So she lifts the hands and the head simultaneously. I'm doing it in steps for you here, but ideally it'll happen in one piece and lower the head and lower the hands. So let's try this in our two steps. Sequence ground, the pubic bone one, lift the hands and the head at the same time. So notice how it's almost like the seam of her shirt here starts to squeeze together just a little bit. That's beautiful. Now she's, I'm going to have you drop down just a little bit, Casey, and I want you to rise from the upper back area just a little bit more. Can you say yes or no? Can you feel that now more in the upper back region, good and lower. Back Down.

I told her to say yes or no so that she didn't move her neck. But that's okay. We're going to try it once more. The other aspect now that I want to bring into the picture here is people will often think of pulling their shoulders down their back. And for those of you who know my work, you know that I'm not a fan of this. I'm not trying to just have her crank through her lats.

I want her to feel the entire shoulder complex coming together. So rather than just pulling downwards, let's have, let's actually look and see what would happen. Casey, pull straight down, pull your shoulders down. Now if you can see that actually has changed the orientation of her shoulder blade. It's not my goal, it's not my intention. So lower back down and instead we're going to use just the simple queuing that I gave her before. One, press the pubic bone to own, to lift the hands and lift through the head at the same time and see how there's a nice flat outline or silhouette here of her shoulder blade. You don't see it protruding like you did when she pulled her shoulder blades down her back. Now lower your ribs just a little bit.

Casey dropped down a little bit here and instead think of rising from your heart just a little bit. Yes. And then we got even more activation through that mid upper back area. This is important. Lower back down to relax for a second. This is important again, so that we start to strengthen the areas that are typically weak of the back. And also as we get older, it becomes more important.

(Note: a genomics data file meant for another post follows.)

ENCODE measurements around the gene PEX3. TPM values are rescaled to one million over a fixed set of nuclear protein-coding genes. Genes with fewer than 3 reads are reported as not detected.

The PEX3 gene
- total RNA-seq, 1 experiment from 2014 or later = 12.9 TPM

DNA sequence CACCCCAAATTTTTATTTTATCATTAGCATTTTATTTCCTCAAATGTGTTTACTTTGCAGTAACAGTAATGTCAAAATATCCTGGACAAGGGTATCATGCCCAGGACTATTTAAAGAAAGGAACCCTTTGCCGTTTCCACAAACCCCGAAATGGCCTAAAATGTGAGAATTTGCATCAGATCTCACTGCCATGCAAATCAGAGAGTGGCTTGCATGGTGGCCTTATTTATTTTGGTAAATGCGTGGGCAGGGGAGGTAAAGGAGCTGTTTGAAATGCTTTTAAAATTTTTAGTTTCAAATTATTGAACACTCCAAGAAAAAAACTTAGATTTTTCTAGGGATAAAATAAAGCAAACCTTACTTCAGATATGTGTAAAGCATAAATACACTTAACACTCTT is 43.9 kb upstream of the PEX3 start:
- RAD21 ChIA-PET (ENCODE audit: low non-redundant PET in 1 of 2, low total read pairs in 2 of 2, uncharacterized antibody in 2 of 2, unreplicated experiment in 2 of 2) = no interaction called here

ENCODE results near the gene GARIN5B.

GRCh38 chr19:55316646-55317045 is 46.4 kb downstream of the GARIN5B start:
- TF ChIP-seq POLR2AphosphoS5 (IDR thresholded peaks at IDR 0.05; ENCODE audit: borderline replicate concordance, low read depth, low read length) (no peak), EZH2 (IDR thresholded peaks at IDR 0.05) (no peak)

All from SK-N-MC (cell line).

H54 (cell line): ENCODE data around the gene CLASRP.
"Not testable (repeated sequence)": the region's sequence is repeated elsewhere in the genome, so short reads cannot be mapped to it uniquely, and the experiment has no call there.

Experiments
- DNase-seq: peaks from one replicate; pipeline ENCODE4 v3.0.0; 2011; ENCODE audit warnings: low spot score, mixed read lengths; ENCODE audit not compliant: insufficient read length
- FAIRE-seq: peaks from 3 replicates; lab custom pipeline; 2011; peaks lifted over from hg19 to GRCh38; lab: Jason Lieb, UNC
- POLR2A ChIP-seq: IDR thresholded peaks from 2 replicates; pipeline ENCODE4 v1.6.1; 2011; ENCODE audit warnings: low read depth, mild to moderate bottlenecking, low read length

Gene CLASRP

And as we're sitting for longer periods of time, not only just it computers, but also looking at our phones, also looking at iPads, et Cetera, we start to weaken that area of the back, and it's really important for us to maintain strength through there. So these type of foundation exercise will be useful for all sorts of PyLadies exercises. Anything where you're on your stomach, including the swimming exercise, including say, pulling straps on the reformer, we can go on and on with all of our prone exercises, but it's also useful just for daily life. So thank you. And that again was an example of a healthy way to perform back extension.

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3 people like this.
Perfect explanation! Thank you.
1 person likes this.
Beautifully explained thanks
1 person likes this.
I have been educated!
1 person likes this.
Amazing attention to detail! Thank you for great cuing and detailed explanation.
1 person likes this.
Thank you Rebekah! Love the helpful break down of showing both "just doing it" and performing the exercise correctly.
Muy interesante!
Great cues
Jodi H
6 people like this.
Thank you so much for this explanation. Your cues are so helpful. I also really love the demonstration by a student rather than a teacher/advanced student. I wish PA would include more Pilates neophytes since that is a population so many of us teachers are working with. It's so useful to see what happens when a movement isn't going right and how to guide a student back on the right path.
Thank you everyone and yes Jodi - it definitely is an entirely different picture when demonstrating on the non-professional. I try to get clients in my workshops even so people can see how that goes.
1 person likes this.
Thank you Rebekah,
As a Pilates for Buff Bones Instructor, I so appreciate hearing your precise anatomical details. At age 64, it allows me to internalize Pilates exercise more comfortably.